Bitcoin Now Legal in China as Property But not Legal Tender!
(By Glenford S. Robinson)
The Chinese government had cracked down on the sale, purchase, and trading of Bitcoin and other Cryptocurrencies a few months ago, such news caused the price of Bitcoin to plummet considerably. In fact, the price of Bitcoin hasn’t fully recovered from such onslaught of negative cryptocurrency news coming out of China.
The truth of the matter is that the cryptocurrency space got it all wrong about China banning Bitcoin and other cryptocurrencies. The Chinese government was only trying to protect its citizen against the high risk of buying, selling, and trading Bitcoin and other cryptocurrencies. They weren’t necessarily banning it because they didn’t recognize it. So, let’s get the story straight.
The Shenzhen International Court of Arbitration as recently as 2 days ago ruled that “Chinese laws and regulations do not prohibit privately held and legally transferred bitcoin.” This ruling stems from a real arbitration case of the equity transfer contract dispute accepted by Shenzhen International Arbitration Institute (Shenzhen Arbitration Commission).
This case involves the ongoing dispute over the equity transfer of Bitcoin (BTC), Bitcoin Cash (BCH), and Bitcoin Diamond (BCD). The ruling also stated that the Bitcoin return contractual agreement “concluded between the private individuals does not violate the mandatory provision of the legal and regulatory effects and should not be considered invalid.”
The court’s ruling continued by saying that “although Bitcoin exists in the virtual space of the network, it has special characteristics in terms of possession and publicity of rights change,” which “does not prevent it from becoming an object of delivery.”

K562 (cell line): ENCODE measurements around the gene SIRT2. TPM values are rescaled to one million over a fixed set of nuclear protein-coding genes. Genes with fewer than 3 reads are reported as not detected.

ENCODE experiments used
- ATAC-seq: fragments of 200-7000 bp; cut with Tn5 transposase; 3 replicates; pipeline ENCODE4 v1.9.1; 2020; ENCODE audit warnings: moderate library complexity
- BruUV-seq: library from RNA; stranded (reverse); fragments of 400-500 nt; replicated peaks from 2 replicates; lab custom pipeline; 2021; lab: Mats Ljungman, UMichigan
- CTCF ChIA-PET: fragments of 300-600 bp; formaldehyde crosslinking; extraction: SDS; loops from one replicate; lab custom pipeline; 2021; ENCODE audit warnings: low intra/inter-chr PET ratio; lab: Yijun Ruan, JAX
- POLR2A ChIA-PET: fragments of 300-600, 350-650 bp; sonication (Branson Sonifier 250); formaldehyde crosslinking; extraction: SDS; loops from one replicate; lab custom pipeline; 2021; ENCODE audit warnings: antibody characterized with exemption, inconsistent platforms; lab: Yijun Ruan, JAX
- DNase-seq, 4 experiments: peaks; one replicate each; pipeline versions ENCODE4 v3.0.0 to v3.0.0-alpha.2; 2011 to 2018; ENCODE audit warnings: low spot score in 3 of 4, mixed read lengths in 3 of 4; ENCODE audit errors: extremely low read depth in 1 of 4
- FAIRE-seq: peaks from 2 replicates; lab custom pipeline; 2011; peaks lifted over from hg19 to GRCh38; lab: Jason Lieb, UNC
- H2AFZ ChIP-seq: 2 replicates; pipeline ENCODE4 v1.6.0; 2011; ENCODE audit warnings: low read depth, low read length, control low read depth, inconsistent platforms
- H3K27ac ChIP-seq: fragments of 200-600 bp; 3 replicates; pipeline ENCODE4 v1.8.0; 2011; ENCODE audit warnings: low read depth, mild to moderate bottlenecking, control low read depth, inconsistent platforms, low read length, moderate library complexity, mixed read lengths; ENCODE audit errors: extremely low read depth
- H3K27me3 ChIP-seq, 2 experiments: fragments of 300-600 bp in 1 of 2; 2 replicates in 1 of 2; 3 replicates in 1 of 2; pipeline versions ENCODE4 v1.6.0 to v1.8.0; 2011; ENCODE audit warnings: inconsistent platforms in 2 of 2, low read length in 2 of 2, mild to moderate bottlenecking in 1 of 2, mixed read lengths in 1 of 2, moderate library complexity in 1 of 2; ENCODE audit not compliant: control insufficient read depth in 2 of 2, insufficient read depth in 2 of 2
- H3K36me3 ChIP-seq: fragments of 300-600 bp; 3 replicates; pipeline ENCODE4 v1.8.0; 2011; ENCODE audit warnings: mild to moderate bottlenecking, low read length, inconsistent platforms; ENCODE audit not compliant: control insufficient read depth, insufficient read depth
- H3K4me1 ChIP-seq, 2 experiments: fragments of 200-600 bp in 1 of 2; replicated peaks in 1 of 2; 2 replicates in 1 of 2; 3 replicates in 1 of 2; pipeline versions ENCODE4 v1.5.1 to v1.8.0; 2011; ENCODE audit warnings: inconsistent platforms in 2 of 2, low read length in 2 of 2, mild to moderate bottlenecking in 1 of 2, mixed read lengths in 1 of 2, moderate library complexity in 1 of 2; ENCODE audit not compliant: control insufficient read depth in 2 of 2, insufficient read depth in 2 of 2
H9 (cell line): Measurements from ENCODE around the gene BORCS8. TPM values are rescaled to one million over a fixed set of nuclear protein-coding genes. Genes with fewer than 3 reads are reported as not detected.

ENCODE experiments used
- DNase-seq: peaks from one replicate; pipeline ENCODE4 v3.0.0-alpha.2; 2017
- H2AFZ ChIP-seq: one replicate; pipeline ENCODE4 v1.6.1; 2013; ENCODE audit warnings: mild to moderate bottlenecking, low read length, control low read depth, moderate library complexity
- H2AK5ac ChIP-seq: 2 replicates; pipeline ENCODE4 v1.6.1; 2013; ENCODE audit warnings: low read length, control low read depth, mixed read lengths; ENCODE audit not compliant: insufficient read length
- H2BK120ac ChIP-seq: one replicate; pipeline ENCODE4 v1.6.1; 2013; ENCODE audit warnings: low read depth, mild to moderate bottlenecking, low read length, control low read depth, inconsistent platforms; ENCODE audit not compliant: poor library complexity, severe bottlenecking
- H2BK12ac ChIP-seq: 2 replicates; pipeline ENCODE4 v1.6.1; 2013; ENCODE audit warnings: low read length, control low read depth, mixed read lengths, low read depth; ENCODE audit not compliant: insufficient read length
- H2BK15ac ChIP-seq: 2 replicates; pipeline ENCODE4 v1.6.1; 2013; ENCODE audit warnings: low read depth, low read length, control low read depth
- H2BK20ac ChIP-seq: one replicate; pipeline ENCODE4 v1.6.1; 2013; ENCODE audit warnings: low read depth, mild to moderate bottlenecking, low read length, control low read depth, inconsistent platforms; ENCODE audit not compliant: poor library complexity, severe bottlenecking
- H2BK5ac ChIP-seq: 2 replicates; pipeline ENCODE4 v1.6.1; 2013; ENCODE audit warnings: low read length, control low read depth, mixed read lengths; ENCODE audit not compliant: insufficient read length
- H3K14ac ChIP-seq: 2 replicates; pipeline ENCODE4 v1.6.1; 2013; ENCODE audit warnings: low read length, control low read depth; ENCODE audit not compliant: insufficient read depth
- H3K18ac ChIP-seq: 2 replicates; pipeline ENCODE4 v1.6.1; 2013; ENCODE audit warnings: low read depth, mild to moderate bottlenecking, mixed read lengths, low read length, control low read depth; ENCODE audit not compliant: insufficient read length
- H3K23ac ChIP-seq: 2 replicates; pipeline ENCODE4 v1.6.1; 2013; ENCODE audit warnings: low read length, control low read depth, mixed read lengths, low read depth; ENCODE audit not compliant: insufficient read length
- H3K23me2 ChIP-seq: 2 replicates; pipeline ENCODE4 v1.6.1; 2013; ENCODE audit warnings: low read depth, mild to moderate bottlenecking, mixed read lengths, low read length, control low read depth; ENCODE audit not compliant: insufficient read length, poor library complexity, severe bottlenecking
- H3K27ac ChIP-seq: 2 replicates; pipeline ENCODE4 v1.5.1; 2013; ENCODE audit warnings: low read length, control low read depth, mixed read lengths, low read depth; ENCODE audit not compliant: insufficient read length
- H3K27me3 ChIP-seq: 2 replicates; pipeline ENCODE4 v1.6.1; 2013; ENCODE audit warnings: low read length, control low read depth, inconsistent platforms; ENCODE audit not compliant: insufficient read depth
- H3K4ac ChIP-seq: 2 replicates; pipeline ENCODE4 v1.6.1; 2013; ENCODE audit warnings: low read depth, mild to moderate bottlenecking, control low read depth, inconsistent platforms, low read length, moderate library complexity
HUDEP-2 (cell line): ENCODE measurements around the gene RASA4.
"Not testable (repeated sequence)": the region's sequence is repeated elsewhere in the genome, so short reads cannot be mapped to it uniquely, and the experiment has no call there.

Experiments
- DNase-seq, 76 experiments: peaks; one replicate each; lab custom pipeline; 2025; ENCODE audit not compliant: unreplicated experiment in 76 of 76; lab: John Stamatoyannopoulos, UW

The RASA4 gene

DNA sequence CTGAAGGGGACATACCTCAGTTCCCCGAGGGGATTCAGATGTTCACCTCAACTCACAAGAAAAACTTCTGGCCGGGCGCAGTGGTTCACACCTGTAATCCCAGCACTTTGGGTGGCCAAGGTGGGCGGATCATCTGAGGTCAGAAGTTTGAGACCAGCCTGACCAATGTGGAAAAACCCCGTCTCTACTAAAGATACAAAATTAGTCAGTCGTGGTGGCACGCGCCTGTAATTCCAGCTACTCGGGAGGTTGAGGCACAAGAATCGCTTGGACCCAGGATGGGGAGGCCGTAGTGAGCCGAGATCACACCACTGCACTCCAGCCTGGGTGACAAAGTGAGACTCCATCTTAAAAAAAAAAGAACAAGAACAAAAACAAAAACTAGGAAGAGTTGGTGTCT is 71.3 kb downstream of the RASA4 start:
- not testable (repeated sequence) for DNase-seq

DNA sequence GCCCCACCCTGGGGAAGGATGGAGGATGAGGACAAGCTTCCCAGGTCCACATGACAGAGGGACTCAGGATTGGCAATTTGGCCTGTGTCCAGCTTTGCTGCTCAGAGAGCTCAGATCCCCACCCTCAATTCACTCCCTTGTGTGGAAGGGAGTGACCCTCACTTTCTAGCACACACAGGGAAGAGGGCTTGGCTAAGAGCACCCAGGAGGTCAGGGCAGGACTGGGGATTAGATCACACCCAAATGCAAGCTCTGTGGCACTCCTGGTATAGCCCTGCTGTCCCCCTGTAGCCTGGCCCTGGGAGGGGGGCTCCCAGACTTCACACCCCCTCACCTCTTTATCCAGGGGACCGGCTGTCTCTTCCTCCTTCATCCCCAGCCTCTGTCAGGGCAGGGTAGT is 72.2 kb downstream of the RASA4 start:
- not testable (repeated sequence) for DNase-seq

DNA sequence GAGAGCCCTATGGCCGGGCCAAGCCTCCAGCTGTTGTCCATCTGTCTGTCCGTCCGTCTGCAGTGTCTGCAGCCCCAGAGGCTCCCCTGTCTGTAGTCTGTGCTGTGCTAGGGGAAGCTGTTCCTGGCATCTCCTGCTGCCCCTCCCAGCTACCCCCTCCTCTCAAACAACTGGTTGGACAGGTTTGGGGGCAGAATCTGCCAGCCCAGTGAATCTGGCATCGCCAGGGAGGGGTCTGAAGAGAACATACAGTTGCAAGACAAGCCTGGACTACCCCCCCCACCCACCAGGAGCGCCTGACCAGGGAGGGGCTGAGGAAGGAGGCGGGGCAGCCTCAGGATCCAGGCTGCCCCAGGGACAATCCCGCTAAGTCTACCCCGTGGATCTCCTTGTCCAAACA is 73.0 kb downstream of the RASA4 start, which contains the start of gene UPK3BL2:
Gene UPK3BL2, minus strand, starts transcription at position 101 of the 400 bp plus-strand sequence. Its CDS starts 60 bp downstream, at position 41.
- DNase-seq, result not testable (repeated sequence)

The most compelling remark yet by the Shenzhen, China, International Court of Arbitration is that “Bitcoin is not a legal currency, but this does not prevent it from being protected by law as a property. Bitcoin has property attributes that can be dominated and controlled by manpower, have economic value, and can bring economic benefits to the parties. This is the meaning of the parties’ agreement and does not violate the legal provisions. The arbitral tribunal recognizes this.”
To clarify things the court went as far as to say “Before the laws and regulations define Bitcoin, the arbitral tribunal cannot forwardly identify it as “network virtual property” as stipulated in Article 127 of the General Principles of Civil Law, but can reversely identify that it is neither a currency issued by the monetary authority. It is also not electronic of legal tender and does not generate interest.”
According to the Chinese Arbitration Court as of this moment, “China has not clearly defined the concept, legal attributes, and delivery of bitcoin based on blockchain technology at the legal and administrative level. Under the current legal system, the arbitral tribunal affirmed the property attributes of Bitcoin in accordance with the provisions of the General Principles of the Civil Law, the “Contract Law” and the contractual agreement, and the principle of good faith and the arbitration concept of respecting party autonomy. Protection and proper handling of private Bitcoin contract disputes.” So, there you go. That is the current status of Bitcoin in China.
This could be perceived as very good news for Bitcoin and Cryptocurrency as a whole in China. It is clear in this article that China has not ban the use of Bitcoin and other Cryptocurrencies and is currently conducting more research on Blockchain technology, so the country can do more to incorporate the technology into its financial infrastructure.
I am a Clinical Lab Scientist, entrepreneur, investor and trader (stocks and Forex). I enjoy writing and publishing articles online.